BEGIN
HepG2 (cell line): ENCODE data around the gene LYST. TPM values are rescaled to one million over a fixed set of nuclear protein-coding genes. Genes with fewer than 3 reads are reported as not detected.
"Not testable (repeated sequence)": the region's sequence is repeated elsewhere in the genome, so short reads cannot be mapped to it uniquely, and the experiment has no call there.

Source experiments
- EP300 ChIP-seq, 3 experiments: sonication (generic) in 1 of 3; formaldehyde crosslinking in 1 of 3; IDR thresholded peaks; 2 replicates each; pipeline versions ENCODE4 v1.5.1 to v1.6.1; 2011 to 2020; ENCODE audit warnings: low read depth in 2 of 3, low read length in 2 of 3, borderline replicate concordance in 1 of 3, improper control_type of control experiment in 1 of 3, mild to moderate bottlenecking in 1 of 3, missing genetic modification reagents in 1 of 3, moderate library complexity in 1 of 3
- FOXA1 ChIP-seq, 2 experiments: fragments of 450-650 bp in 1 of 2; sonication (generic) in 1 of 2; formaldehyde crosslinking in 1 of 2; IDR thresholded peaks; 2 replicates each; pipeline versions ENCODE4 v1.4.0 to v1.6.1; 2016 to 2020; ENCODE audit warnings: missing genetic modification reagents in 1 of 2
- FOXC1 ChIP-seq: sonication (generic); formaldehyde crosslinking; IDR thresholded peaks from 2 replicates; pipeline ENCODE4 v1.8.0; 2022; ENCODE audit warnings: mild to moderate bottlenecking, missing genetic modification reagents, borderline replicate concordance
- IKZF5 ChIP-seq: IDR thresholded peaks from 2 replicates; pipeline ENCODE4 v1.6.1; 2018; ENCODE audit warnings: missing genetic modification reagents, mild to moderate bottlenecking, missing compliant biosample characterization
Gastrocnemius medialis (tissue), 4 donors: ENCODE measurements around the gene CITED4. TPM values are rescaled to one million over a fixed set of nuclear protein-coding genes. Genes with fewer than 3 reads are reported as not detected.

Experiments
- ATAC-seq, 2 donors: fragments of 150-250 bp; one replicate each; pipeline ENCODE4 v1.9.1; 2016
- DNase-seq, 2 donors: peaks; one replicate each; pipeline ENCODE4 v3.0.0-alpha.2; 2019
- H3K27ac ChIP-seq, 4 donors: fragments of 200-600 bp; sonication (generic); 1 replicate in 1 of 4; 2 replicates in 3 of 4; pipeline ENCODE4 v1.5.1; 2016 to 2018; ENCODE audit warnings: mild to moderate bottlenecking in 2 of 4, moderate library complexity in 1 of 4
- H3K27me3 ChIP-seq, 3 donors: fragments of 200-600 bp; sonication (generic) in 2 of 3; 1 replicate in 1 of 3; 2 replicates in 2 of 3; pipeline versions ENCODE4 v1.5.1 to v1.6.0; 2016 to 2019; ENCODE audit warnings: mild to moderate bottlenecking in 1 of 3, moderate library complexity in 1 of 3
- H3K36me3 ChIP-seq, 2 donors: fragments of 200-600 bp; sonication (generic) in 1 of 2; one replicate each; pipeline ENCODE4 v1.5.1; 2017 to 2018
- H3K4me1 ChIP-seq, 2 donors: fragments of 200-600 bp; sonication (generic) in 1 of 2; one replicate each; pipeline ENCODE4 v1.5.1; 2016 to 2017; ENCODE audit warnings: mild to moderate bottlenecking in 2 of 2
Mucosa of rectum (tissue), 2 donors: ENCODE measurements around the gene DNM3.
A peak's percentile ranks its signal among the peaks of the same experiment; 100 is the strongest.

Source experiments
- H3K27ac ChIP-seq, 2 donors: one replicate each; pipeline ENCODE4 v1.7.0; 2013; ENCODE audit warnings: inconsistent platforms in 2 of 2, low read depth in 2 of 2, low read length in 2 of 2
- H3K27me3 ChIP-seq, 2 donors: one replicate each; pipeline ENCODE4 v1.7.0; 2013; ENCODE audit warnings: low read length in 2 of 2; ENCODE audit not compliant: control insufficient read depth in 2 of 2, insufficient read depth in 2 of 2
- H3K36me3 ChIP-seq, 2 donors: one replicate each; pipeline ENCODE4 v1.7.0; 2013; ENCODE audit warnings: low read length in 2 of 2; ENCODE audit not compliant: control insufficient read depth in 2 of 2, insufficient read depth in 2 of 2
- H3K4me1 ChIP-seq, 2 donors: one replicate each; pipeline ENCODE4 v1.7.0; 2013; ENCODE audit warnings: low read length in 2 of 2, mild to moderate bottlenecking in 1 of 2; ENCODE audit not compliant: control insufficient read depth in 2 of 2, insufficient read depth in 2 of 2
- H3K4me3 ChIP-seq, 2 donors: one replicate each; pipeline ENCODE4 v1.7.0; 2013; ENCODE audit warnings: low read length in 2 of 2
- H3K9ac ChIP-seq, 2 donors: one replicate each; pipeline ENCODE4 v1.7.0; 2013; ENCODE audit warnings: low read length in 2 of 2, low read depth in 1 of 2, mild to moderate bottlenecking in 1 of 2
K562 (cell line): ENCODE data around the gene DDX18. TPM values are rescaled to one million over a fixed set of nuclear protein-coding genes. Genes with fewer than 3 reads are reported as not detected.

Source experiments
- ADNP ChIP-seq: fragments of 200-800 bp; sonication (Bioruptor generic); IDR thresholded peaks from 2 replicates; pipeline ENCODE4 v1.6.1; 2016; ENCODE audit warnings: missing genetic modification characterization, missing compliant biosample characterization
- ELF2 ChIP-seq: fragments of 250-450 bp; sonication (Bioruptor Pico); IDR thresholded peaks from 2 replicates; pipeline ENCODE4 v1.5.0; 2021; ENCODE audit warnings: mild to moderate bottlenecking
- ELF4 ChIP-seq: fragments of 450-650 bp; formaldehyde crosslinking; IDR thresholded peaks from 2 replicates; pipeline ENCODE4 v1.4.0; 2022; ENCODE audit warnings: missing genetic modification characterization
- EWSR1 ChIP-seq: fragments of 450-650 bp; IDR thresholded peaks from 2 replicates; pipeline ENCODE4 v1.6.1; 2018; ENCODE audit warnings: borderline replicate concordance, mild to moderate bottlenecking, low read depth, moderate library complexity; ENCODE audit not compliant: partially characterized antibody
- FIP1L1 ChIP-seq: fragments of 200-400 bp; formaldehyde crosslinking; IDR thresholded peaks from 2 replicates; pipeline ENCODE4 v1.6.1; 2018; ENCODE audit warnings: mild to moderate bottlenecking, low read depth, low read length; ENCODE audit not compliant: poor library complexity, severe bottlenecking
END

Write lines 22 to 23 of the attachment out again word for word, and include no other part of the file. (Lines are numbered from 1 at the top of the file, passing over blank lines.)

- H3K4me1 ChIP-seq, 2 donors: one replicate each; pipeline ENCODE4 v1.7.0; 2013; ENCODE audit warnings: low read length in 2 of 2, mild to moderate bottlenecking in 1 of 2; ENCODE audit not compliant: control insufficient read depth in 2 of 2, insufficient read depth in 2 of 2
- H3K4me3 ChIP-seq, 2 donors: one replicate each; pipeline ENCODE4 v1.7.0; 2013; ENCODE audit warnings: low read length in 2 of 2